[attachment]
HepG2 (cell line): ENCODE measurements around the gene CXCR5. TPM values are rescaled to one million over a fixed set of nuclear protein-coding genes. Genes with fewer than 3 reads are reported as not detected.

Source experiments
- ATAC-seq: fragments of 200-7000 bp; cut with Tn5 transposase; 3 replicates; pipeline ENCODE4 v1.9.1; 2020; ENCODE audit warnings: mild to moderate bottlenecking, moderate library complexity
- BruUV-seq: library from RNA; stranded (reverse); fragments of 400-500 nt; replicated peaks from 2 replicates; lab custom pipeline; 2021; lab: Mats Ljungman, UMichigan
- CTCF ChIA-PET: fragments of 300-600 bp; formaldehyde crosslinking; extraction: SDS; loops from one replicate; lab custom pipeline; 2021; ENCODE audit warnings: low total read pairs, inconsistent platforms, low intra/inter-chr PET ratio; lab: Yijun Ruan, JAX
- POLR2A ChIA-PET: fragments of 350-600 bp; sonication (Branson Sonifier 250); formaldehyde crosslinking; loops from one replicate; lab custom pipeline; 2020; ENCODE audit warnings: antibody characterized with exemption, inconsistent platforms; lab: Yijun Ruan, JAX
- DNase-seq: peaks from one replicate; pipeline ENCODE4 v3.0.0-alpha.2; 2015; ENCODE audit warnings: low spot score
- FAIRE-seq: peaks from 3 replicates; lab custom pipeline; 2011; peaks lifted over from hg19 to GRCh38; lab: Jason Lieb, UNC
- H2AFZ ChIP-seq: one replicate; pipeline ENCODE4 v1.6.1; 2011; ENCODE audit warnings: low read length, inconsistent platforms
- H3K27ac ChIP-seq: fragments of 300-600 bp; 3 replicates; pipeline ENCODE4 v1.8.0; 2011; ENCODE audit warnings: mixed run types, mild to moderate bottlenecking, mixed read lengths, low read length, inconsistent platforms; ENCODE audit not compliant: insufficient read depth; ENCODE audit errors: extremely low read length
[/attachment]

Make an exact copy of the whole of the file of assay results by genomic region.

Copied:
HepG2 (cell line): ENCODE measurements around the gene CXCR5. TPM values are rescaled to one million over a fixed set of nuclear protein-coding genes. Genes with fewer than 3 reads are reported as not detected.

Source experiments
- ATAC-seq: fragments of 200-7000 bp; cut with Tn5 transposase; 3 replicates; pipeline ENCODE4 v1.9.1; 2020; ENCODE audit warnings: mild to moderate bottlenecking, moderate library complexity
- BruUV-seq: library from RNA; stranded (reverse); fragments of 400-500 nt; replicated peaks from 2 replicates; lab custom pipeline; 2021; lab: Mats Ljungman, UMichigan
- CTCF ChIA-PET: fragments of 300-600 bp; formaldehyde crosslinking; extraction: SDS; loops from one replicate; lab custom pipeline; 2021; ENCODE audit warnings: low total read pairs, inconsistent platforms, low intra/inter-chr PET ratio; lab: Yijun Ruan, JAX
- POLR2A ChIA-PET: fragments of 350-600 bp; sonication (Branson Sonifier 250); formaldehyde crosslinking; loops from one replicate; lab custom pipeline; 2020; ENCODE audit warnings: antibody characterized with exemption, inconsistent platforms; lab: Yijun Ruan, JAX
- DNase-seq: peaks from one replicate; pipeline ENCODE4 v3.0.0-alpha.2; 2015; ENCODE audit warnings: low spot score
- FAIRE-seq: peaks from 3 replicates; lab custom pipeline; 2011; peaks lifted over from hg19 to GRCh38; lab: Jason Lieb, UNC
- H2AFZ ChIP-seq: one replicate; pipeline ENCODE4 v1.6.1; 2011; ENCODE audit warnings: low read length, inconsistent platforms
- H3K27ac ChIP-seq: fragments of 300-600 bp; 3 replicates; pipeline ENCODE4 v1.8.0; 2011; ENCODE audit warnings: mixed run types, mild to moderate bottlenecking, mixed read lengths, low read length, inconsistent platforms; ENCODE audit not compliant: insufficient read depth; ENCODE audit errors: extremely low read length